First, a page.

NASCAR Announces Big Changes Including Choose Rule

BRISTOL, TENNESSEE - JULY 15: Alex Bowman, driver of the #88 ChevyGoods.com/Adam's Polishes Chevrolet, and Martin Truex Jr., driver of the #19 Bass Pro Shops Toyota, lead the field on a pace lap prior to the NASCAR Cup Series All-Star Race at Bristol Motor Speedway on July 15, 2020 in Bristol, Tennessee. (Photo by Jared C. Tilton/Getty Images)

NASCAR announced two competition procedure changes Thursday that it will implement ahead of the Playoffs in all three-national touring series.

In a press release, series officials said that all three national series will use a ‘choose rule’ for restarts except at road courses and the superspeedways of Daytona and Talladega. The procedure will be in place starting with Cup Series and Gander RV & Outdoors Truck Series events scheduled this weekend at Michigan International Speedway.

The choose rule was first used at the national series level in the NASCAR All-Star Race at Bristol Motor Speedway on July 15. The first points-paying Cup Series race for the restart procedure will be Saturday’s FireKeepers Casino 400 the first of two events in a Cup Series weekend doubleheader at the 2-mile Michigan track.

The ‘choose rule’ procedure — which had earlier been limited to local and weekly racing competition — offers a strategy play that gives drivers the option to start on either the inside or outside lane in a double-file restart. Drivers can opt for the preferred groove or make a bid for track position in the non-preferred lane.

In Bristol’s All-Star event, race officials painted an orange “V” and box as a designated commitment point not far from the start-finish line on the track’s frontstretch. Competition officials said the same marking will be used at Michigan and beyond.

“It will essentially look the same,” said Scott Miller, NASCAR senior vice president of competition. “There will be a few subtle differences to handle wave-arounds and free passes and a full field of cars, which we didn’t have at the All-Star event. But it will look very much the same. It will be exactly the same up front, but just some subtleties to handle wave-around, free pass and things like that.”

The rules will be in effect for all the remaining events except for the road courses/rovals and Daytona and Talladega, two superspeedways where aerodynamic drafting is most prominent. Miller said the reasons for excluding the ‘choose rule’ process from those venues differ.

“There’s a couple of differences for each one of them,” Miller said. “For superspeedways, as we have all seen in the past, teamwork is kind of a key thing, whether that be between cars of the same manufacturer or cars of the same team, and if we have the choose rule there, we would just sort of be enabling them to get together much easier on a restart, and we feel like it’s probably much better to have that happen organically with a standard starting procedure.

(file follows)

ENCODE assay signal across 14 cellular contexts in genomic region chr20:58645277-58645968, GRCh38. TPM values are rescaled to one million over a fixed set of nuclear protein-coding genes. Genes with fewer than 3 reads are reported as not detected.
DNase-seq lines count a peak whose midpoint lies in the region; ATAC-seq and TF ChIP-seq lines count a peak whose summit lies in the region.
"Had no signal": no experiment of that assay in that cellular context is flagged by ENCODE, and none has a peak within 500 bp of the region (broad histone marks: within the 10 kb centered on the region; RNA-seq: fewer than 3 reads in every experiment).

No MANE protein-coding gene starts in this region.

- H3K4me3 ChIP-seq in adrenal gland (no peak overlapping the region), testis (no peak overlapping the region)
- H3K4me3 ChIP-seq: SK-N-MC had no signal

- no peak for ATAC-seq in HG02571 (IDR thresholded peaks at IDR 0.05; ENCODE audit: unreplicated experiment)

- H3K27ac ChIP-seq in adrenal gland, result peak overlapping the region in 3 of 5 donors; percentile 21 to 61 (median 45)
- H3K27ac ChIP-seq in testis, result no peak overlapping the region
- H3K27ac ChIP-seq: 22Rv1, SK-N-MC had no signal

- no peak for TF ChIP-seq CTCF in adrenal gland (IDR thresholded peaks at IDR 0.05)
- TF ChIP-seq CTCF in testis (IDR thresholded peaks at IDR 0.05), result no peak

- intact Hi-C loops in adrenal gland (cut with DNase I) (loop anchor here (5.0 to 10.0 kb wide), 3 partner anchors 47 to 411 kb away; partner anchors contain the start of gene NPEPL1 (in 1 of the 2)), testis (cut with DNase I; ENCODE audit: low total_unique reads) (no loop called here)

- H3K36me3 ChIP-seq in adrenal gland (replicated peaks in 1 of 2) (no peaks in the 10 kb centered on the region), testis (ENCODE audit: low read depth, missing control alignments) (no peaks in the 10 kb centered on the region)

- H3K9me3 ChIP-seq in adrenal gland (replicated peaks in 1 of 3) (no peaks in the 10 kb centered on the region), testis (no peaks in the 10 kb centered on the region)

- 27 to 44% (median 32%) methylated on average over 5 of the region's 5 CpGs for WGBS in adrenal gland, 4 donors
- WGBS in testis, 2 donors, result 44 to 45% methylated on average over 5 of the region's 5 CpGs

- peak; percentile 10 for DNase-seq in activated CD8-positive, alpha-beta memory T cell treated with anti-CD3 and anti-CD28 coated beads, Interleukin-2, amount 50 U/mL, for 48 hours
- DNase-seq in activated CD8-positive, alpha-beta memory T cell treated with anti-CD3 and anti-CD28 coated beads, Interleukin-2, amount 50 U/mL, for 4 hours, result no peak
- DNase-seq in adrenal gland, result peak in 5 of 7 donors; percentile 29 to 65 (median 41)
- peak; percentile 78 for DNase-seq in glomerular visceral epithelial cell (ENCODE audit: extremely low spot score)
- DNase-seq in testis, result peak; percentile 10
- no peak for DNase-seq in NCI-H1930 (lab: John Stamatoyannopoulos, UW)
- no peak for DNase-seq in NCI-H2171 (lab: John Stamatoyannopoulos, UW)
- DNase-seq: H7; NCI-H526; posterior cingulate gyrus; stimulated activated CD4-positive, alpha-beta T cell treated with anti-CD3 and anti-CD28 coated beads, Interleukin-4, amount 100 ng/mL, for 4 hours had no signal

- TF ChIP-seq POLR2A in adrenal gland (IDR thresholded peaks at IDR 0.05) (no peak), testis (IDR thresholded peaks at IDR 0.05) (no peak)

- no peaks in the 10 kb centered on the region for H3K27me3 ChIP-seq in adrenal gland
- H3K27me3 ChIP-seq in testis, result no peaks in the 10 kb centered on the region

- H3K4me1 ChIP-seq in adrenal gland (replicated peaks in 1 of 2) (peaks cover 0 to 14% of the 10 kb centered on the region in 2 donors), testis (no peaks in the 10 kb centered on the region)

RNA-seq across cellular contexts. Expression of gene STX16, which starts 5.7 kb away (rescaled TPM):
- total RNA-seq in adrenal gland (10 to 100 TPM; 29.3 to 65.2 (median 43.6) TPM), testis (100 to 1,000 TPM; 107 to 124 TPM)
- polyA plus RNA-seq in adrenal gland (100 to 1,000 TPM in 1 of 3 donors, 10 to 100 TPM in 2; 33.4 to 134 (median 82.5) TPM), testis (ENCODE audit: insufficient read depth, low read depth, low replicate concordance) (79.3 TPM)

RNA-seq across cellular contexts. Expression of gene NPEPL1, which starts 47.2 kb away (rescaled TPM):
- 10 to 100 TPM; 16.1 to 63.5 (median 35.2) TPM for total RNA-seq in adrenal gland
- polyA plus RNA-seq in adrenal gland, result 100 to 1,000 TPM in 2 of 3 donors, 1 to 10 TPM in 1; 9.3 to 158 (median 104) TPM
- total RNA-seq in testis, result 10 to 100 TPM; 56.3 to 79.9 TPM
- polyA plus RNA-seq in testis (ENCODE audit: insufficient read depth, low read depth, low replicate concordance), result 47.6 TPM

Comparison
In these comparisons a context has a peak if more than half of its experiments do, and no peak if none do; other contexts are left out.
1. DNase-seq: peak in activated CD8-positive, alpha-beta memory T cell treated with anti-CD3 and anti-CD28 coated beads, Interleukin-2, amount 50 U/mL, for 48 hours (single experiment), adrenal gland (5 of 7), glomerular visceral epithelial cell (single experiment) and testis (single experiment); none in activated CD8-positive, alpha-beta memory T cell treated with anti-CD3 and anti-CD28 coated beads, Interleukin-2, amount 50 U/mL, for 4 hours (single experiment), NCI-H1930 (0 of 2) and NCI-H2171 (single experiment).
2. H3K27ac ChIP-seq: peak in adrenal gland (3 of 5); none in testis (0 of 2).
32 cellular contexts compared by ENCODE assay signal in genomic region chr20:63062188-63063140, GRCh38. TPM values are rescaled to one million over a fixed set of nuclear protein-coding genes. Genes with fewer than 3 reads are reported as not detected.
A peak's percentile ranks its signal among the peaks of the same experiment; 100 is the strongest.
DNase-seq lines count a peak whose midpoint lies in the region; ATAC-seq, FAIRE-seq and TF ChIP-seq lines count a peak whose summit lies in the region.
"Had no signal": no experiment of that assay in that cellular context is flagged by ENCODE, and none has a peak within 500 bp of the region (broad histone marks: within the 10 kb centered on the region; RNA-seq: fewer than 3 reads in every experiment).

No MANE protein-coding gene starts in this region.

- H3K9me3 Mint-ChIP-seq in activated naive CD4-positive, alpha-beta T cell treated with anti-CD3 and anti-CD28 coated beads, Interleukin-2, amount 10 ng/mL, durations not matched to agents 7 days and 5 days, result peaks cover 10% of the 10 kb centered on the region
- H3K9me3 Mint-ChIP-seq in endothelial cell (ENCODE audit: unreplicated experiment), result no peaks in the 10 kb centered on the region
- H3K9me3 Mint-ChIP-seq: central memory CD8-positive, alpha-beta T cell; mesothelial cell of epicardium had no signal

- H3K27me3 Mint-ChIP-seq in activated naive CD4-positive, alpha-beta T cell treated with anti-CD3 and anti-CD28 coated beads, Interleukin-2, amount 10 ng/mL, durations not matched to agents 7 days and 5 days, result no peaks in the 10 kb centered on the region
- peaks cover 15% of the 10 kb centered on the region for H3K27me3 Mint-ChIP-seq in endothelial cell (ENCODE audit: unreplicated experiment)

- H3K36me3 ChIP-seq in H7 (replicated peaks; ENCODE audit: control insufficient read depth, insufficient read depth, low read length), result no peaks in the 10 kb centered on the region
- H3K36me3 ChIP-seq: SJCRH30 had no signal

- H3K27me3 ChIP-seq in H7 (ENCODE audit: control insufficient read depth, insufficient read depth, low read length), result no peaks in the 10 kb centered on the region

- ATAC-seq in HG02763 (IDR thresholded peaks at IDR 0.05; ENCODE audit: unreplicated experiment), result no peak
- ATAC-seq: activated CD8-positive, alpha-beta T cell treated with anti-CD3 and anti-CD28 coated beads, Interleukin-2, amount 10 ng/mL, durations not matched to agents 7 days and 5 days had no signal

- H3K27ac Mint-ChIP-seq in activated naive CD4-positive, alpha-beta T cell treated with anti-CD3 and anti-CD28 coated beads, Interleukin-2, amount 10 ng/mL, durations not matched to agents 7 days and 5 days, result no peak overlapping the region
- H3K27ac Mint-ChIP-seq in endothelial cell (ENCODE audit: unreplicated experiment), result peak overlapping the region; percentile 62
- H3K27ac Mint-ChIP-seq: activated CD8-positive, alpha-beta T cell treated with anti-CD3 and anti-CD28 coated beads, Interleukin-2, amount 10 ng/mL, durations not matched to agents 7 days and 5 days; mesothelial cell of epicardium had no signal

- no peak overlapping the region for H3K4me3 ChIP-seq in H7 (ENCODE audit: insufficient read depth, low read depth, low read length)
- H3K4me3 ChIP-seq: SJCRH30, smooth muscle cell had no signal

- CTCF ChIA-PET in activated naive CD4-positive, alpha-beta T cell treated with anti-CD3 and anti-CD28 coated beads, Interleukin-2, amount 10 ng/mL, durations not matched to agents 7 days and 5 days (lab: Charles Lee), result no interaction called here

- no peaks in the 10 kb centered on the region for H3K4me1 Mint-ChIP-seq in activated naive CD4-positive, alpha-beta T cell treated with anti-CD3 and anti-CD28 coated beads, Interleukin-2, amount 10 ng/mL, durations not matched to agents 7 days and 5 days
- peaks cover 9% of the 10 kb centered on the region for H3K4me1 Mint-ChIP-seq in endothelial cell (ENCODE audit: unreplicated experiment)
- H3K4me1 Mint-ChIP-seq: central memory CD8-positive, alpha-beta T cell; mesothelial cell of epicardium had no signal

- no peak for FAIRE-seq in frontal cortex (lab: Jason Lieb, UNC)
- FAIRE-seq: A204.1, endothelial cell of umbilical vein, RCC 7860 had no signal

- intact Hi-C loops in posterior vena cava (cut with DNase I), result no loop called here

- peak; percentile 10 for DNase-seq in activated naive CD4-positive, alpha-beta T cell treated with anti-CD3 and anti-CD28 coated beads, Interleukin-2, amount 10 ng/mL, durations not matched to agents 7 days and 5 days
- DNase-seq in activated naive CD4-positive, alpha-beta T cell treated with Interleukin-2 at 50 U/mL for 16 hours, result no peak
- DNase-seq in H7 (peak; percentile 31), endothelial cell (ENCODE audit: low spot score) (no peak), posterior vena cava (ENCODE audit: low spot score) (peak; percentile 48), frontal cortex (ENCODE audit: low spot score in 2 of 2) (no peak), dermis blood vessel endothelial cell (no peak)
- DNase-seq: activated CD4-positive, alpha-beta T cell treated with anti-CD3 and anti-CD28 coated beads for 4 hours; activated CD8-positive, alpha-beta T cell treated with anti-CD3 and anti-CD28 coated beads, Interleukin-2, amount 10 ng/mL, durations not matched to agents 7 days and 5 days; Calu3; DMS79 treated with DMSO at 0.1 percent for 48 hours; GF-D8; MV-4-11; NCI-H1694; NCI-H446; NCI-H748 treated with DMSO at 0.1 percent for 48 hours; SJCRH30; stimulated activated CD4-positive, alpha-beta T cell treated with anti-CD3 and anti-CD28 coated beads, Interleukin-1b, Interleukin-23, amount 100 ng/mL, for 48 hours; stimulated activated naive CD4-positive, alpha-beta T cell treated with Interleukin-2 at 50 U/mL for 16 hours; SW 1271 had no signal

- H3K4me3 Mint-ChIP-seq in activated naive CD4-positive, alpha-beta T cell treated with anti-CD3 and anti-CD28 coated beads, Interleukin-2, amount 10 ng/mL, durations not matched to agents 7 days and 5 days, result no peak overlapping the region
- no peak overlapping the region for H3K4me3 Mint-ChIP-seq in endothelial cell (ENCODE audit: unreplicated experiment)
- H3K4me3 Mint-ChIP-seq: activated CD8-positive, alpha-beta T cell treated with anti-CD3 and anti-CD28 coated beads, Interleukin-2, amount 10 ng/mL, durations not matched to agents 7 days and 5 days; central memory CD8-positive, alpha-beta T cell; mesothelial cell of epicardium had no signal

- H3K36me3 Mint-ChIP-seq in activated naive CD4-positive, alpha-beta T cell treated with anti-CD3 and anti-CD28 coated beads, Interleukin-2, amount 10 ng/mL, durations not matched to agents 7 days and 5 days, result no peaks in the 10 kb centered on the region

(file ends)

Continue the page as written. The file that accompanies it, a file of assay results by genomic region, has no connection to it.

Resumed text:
“Road courses are a little bit different situation. We will get the field to choose at the call from the tower of ‘one to go,’ and we do that sometimes at remote locations on a road course so we can get back to green quicker, and we wouldn’t have the ability to sort of manage the choose with the remote ‘one to go’ location, so we won’t be able to manage that so we opted out on the road courses.”

As with the All-Star Race, if a driver fails to commit to a lane before the painted box or change lanes after the mark, the driver would be penalized by restarting at the tail end of the longest line. The choose rule will also not be in effect for the initial start of each race.

As for drivers, feelings seem to be mixed.

“There are parts I really like about it,” Brad Keselowski said Thursday. “There are parts I don’t so much like about it.  I really would like to get some reps on it and then take it from there.  I was probably a little more hopeful that it would go to a lower series first and they could work the bugs out, but that’s okay.  I don’t know what I don’t know and that’s what makes me most nervous.”

Also, starting with the Daytona Road Course event, NASCAR will now use three competition-based performance metrics to determine the starting lineup – including the pole in the NASCAR Cup Series and the pole in the NASCAR Gander RV & Outdoors Truck Series – and pit selection order for each race, replacing the random draw procedure that has been in place for a majority of races since NASCAR’s return to racing at Darlington Raceway in May.

NASCAR will reward both season-long and single-race performance to determine the lineup and pit selection, using owner points position and the finish and fastest lap from the most recently completed race.

The metrics will be weighted and averaged to establish the starting order. Points position will be weighted at 35%; finishing position at 50%; fastest race lap at 15%.

When the Playoffs begin, Playoff cars will fill the top starting positions. For instance, in the Round of 16, the top 16 starting positions will be Playoff cars; in the Round of 12, the top 12 starting positions will be Playoff cars; and so on.

“Considering feedback from teams, drivers and fans, NASCAR has implemented these changes to enhance competition as we approach the Playoffs,” said Miller. “We received nothing but positive comments from the drivers on the choose rule following the All-Star Race, and felt it was an important addition to the restart procedure. The random draw has served us well during the return to racing, but it is important that starting lineups are based on performance as we approach the Playoffs. The entire industry is aligned on implementing a competition-based system to determine the starting lineup and pit selection order.”